As we delve further into the Pittsburgh Steelers offseason, our attention has begun to shift towards the draft. Like we’ve done all offseason, these reports will cover the prospects of the 2015 NFL Draft, placing an emphasis on those who could help the Steelers the most.
We’ll check out another Day three lineman. Kansas State’s B.J. Finney.
#66 – BJ Finney/C Kansas State – 6’3/6 318
– Exhibits lots of upper body strength and generates a great push in the run game
– At his best in a phone booth, consistently wins at the LOS
– Sticks to his blocks when working in confined spaces
– Keeps lower half under him in the run game, coordinated blocker
– Shows a mean streak in the run game, classic throwback lineman
– Upper body strengths allows him to anchor in pass protection
– Shows some lateral movement, keeps his legs pumping in pass pro
– Plays with proper hand placement and leverage
– Versatility to play multiple spots along the line
– As much experience as you could ask for, four-year starter
– Decorated career
– Less than ideal body type, pudgy body and short arms (32 inches)
– Plays too upright in pass protection, locks back out, must sink hips and bend knees
– Average athlete at burst, doesn’t showcase a burst off the ball
– Inconsistent at hitting a moving target, whiffs too often, better in a booth
– Experience at tackle but can’t mirror vs counters, only a backup option
– Maxed out, limited ceiling
– 52 career starts, a school record
– 51 at center, one at right guard, saw time in two games at RT in 2014
– First-team All Big-12 twice by coaches (2013, 2014)
– 2014 Co-Offensive Lineman of the Year
– 2014 Rimington Award Finalist
– Three-year captain at KSU, first offensive lineman in school history to achieve that feat
– Lowly rated prospect out of high school, two-star prospect who walked onto to Kansas State
– League MVP senior year of high school
– Letter four years in wrestling, state runner up junior year and won state title his senior season
Finney doesn’t look like much. He has some weight to him but overall, is a round body type. Not a chiseled and lean specimen like some lineman in this class.
But it doesn’t matter how you look if you can play. And he can.
Best in a phone booth, he can be a punishing run blocker. Capable of sticking and driving lineman out of the hole.
Watch him, the center, stick to highly touted NT Jordan Phillips, not letting him shed and fill the lane until the back scoots past.
Turns and washes this DT out of the hole.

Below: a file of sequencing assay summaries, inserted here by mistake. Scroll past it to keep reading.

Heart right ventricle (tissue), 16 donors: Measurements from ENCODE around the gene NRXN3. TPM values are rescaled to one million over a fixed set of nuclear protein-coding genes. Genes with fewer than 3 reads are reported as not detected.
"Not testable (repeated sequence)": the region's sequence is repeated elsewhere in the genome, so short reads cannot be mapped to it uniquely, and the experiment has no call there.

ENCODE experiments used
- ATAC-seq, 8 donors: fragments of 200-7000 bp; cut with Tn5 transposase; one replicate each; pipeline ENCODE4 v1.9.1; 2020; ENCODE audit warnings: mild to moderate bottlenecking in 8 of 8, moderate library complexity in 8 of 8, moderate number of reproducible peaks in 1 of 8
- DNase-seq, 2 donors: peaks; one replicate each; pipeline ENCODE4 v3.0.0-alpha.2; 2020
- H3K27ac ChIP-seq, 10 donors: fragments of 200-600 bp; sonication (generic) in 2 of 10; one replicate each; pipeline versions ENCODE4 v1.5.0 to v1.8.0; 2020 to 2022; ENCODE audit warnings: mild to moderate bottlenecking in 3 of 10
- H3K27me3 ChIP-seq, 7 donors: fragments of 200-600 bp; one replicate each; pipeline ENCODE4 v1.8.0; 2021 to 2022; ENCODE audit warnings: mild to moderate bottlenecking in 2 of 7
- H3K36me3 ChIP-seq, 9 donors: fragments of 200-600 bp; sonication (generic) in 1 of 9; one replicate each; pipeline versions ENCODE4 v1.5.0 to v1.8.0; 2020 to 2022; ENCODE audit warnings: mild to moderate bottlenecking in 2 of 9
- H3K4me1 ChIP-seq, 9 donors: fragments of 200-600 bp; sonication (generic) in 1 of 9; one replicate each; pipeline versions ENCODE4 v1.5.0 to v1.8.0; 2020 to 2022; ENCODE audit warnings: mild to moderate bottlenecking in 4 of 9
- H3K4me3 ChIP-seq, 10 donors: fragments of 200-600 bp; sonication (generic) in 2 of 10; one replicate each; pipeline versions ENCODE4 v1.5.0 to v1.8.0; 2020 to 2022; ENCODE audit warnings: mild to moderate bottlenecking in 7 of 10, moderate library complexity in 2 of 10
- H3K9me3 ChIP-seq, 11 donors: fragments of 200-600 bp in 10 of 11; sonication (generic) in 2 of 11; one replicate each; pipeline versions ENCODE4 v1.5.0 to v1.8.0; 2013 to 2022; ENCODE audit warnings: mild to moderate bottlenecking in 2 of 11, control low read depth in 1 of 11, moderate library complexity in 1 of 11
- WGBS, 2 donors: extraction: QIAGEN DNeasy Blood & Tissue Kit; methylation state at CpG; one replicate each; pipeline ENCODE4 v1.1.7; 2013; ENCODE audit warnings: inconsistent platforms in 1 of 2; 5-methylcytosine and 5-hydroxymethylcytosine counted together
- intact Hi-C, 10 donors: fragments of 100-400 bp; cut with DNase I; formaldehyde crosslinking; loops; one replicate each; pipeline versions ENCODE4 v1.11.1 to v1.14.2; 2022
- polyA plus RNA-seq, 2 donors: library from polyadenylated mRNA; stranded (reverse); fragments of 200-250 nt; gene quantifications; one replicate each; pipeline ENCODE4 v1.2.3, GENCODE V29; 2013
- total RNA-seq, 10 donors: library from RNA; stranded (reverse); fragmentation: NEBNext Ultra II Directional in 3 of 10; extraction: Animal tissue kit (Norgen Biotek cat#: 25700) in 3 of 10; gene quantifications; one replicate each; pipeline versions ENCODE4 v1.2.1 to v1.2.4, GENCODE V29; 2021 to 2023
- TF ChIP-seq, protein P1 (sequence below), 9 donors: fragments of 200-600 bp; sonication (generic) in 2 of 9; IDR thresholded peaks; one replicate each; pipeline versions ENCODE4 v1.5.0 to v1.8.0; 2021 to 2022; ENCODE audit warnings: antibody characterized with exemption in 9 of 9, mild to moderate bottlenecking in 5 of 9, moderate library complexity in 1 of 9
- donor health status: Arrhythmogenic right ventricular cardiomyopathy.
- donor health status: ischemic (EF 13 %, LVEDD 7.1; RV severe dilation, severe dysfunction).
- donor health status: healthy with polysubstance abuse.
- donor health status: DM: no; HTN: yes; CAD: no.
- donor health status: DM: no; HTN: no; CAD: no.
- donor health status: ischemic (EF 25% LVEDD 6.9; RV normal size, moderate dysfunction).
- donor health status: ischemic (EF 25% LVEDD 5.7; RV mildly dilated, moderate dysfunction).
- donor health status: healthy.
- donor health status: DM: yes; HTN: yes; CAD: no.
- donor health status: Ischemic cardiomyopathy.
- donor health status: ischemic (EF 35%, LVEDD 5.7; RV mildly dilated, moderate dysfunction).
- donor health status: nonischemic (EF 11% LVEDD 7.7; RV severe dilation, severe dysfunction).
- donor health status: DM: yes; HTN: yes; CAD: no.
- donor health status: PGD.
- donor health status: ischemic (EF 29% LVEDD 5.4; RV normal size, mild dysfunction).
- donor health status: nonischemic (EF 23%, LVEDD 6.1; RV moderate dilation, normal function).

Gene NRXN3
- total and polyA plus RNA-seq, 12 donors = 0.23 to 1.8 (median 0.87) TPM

And one of my favorite plays from Finney, he shoves this DT down the line, helping to create a big cutback lane and splash play for the running back.
Upper body strength gives him the ability to anchor in pass protection. Doesn’t get run into the pocket.
As mentioned, he has some weight and height but has stubby, 32 inch arms. He’s a limited athlete who doesn’t snap out of stance, though I understand he’s a little slower because he’s a center, has trouble consistently sticking to the second level. There are times where he can do it but it’s hot and cold. Example of the latter below. Linebacker runs around and knifes in for the tackle.
He is a squattier player who usually wins the leverage battle but he gets too upright in pass protection. Tends to lock his back and knees out. Harder for him to generate power from his lower half and it will get him run over at the next level, even if he typically got away with it in college.
Some GIFs and pictures below.
He has received work at right tackle but the tape is marginal. Versatility makes him attractive and overall, it should be viewed as a positive. Just don’t expect him to be a season-long starter on the outside.
Beat inside by Owamagbe Odighizuwa, who doesn’t even attempt to line outside or rush that way, allowing the sack.
It’s always hard to judge a man’s character from afar. But there’s everything to indicate Finney is a strong character prospect. There was a great article in The Kansas City Star of Finney’s life. His dad passed away from a heart attack when he was 13, leaving his mom to raise three children.
Out of high school, he had one DI offer – Ohio University – but turned it down to attend his dream school. He walked on, taking a huge risk. His mom told him he could only financially support him for one year. Either earn a scholarship or transfer. Despite being redshirted, Finney was offered a scholarship and never looked back.
The article speaks to his work ethic and intelligence. His high school coach called him a “coach on the field,” high praise for the position.
I love lineman with a wrestling background. Guys that are strong, tough, and understand leverage. Not only did Finney participate, he thrived, winning his first state title when he was eight years old.
Finney is similar to last year’s fifth rounder Wesley Johnson. Not the experience at tackle but an overall, technically sound player who is maxed out, but offers something in the run game and can play multiple spots along the line. With Johnson being poached by the New York Jets and as it stands, the backup guard situation being unchanged, it wouldn’t be at all surprising to see the team find another mid-round interior lineman.
The Kansas State alum isn’t one of those flashy guys but one that’ll probably make many an offensive line coach swoon and get in the ear of the head coach to give him a second look. I don’t blame them.
Projection: 5th Round
Games Watched: vs Auburn, vs Texas Tech, at Oklahoma, vs UCLA (Bowl)
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